Once the risks have been identified, cities and municipalities can develop strategies to adapt to climate change impacts. This may involve an array of adaptation and mitigation tactics for both natural and built environments.
Land Use Planning – Proper land use planning assesses potential development and aims to reduce vulnerability and protect environmental systems. Strategies may include:
Setback zones that restrict development activities near shorelines
Sustainable land use planning practices to help minimize development in vulnerable areas, preserving natural habitats and maintaining open space
Built Environment – Ensuring assets can withstand harm from potential hazards and threats may include measures such as:
Elevation of buildings, roads and infrastructure
Green infrastructure elements, such as bioswales, rain gardens and green roofs
Implementation of energy-efficient measures in buildings
Sustainable transportation options
Flood-proofing measures, such as installing flood barriers, waterproofing buildings, and elevating critical equipment
Construction of coastal erosion control structures, such as seawalls, breakwaters, and groins, to help protect vulnerable areas from erosion
Ecosystem Preservation & Restoration – Strategies to support biodiversity through protection of the natural environment, that include:
Conservation and restoration of coastal vegetation, including salt marshes, seagrass beds and mangroves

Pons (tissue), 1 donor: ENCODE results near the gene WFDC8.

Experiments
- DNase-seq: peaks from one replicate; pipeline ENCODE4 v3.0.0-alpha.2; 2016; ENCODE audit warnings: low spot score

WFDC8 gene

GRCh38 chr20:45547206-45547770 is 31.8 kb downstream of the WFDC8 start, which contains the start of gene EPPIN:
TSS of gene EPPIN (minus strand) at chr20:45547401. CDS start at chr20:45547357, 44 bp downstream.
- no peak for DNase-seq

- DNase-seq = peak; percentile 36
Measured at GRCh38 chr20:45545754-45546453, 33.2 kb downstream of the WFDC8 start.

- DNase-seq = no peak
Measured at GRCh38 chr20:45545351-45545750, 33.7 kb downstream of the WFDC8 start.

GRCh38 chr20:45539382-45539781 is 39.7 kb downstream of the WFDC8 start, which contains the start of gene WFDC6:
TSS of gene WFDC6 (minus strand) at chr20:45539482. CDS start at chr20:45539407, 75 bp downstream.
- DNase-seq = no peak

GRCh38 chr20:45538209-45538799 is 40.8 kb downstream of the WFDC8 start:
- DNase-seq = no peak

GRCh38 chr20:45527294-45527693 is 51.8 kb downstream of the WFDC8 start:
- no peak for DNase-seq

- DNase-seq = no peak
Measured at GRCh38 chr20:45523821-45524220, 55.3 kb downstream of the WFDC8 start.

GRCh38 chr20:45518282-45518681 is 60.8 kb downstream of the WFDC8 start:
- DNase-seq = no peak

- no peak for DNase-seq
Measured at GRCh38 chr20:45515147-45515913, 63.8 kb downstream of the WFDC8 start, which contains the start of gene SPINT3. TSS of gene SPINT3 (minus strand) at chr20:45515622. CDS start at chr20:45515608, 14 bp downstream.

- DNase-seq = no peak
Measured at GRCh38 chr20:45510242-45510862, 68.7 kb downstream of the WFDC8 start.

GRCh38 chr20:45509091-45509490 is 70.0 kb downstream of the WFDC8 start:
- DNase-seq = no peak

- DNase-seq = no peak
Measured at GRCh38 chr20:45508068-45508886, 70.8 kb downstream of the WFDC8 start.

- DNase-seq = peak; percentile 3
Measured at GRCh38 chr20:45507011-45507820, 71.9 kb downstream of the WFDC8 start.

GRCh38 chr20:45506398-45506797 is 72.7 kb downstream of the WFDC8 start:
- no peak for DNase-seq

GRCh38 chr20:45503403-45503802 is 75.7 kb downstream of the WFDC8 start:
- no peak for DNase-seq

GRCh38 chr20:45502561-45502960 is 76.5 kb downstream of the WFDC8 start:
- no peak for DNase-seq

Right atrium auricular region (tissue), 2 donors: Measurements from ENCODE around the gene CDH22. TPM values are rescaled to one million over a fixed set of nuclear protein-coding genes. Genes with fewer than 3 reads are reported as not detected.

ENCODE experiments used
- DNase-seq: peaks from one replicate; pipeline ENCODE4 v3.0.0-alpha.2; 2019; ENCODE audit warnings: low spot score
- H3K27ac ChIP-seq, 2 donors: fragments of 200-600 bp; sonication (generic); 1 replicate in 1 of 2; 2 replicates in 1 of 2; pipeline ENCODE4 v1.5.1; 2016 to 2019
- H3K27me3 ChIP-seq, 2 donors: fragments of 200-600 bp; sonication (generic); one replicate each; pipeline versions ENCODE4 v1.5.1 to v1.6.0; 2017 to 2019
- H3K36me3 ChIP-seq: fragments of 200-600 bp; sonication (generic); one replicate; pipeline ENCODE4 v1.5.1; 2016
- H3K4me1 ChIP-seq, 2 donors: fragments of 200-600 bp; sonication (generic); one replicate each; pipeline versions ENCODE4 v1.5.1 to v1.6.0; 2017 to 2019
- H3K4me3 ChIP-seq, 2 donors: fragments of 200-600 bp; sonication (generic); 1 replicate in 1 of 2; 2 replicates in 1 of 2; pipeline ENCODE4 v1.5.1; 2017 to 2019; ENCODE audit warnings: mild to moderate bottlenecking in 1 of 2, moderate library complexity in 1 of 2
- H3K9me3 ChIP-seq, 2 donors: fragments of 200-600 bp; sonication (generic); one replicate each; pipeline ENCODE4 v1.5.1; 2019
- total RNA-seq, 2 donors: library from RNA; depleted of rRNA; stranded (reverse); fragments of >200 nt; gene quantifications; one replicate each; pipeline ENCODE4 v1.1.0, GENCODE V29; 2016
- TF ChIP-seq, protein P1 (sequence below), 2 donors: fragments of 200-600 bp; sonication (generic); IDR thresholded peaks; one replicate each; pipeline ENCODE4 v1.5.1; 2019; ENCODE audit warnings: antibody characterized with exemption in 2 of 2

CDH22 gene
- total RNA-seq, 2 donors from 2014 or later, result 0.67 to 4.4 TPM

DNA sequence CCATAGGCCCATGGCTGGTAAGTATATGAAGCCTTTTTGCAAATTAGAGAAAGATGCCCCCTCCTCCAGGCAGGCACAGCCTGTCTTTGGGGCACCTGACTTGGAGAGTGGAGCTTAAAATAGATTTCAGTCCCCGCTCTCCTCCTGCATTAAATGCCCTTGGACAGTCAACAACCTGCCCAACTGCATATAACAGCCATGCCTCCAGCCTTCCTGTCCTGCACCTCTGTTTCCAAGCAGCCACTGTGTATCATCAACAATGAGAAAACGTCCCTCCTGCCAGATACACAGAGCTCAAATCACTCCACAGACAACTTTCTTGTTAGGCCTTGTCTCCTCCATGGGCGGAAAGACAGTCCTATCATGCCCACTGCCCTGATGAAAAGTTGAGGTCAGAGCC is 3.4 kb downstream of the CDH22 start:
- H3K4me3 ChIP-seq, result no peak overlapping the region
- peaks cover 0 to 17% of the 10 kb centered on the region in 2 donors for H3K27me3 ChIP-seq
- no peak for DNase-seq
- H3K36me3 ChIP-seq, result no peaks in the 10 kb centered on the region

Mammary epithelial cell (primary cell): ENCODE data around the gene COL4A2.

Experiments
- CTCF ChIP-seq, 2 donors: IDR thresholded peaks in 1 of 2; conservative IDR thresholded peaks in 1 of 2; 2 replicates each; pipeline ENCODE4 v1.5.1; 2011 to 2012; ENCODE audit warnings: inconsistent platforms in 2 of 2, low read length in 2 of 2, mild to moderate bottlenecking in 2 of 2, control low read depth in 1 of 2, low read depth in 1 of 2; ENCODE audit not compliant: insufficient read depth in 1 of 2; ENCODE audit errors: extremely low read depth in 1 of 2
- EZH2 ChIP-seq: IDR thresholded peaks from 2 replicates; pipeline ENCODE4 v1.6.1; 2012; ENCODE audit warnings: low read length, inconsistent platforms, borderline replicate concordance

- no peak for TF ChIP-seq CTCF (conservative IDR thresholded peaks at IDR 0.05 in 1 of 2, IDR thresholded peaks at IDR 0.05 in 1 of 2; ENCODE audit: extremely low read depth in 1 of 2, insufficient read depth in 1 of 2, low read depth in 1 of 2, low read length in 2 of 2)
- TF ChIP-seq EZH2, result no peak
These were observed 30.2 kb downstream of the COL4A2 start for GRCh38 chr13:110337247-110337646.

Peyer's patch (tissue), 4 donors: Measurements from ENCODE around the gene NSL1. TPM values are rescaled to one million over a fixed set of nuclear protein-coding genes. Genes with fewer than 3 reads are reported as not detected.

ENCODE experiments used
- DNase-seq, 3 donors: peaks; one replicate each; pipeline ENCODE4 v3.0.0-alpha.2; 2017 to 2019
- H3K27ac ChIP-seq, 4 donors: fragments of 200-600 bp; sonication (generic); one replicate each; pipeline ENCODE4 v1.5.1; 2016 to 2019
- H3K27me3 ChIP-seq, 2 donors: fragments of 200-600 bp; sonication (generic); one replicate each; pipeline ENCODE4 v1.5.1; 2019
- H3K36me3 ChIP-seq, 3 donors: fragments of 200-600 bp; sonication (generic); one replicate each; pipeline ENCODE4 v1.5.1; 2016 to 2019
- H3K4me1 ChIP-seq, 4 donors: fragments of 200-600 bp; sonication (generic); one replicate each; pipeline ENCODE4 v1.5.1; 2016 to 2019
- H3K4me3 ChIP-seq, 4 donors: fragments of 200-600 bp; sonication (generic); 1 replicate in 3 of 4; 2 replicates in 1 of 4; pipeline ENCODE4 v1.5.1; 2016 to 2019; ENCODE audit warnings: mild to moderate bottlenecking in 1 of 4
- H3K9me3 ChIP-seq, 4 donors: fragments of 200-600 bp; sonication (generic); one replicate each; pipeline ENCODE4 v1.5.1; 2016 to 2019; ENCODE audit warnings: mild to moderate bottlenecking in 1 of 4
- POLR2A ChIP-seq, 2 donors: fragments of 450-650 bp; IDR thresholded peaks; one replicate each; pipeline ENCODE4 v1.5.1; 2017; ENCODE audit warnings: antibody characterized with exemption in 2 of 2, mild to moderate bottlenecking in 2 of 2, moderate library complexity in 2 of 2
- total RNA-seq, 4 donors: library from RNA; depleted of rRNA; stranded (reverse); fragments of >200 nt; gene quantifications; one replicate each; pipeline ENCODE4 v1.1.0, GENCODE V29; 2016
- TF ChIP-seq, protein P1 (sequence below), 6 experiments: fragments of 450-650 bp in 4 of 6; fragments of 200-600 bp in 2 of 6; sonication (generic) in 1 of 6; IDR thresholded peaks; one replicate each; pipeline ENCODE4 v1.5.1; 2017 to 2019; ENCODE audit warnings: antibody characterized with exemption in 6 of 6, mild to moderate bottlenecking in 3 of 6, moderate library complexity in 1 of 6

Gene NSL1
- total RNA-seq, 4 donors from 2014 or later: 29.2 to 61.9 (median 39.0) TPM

Management and preservation of coastal habitats and protected areas to help maintain biodiversity
Forward-looking planning and management of potential hazards related to climate change is necessary to achieve coastal resilience efforts. Mitigation plans, such as the 25-year framework of flood-mitigating strategies Black & Veatch developed for the city of Charleston, South Carolina, provide a blueprint for how other coastal communities can advance their own resilience strategies.
Step 3: Engage Stakeholders
Building coastal resilience requires the participation and engagement of a wide range of stakeholders, including residents, businesses, community organizations and government agencies. By engaging with stakeholders, cities and municipalities can build support for a range of resilience efforts and ensure that adaptation strategies are well-tailored to local needs.
When engaging stakeholders, consider the following:
Economic impact: Coastal resilience projects can have positive economic impacts on local communities. Stakeholders should be engaged in discussions about the potential job creation, economic growth and business opportunities associated with implementing these projects. Highlighting the economic benefits can garner support and encourage stakeholder involvement.
Environmental justice and equity: Coastal resilience efforts should consider potential economic disparities and equity concerns among different stakeholders. It is important to discuss how the initiatives can address and mitigate disproportionate impacts on disadvantaged communities. Engaging stakeholders in conversations about ensuring equitable access to the benefits of resilience projects can help foster inclusivity and address socioeconomic disparities.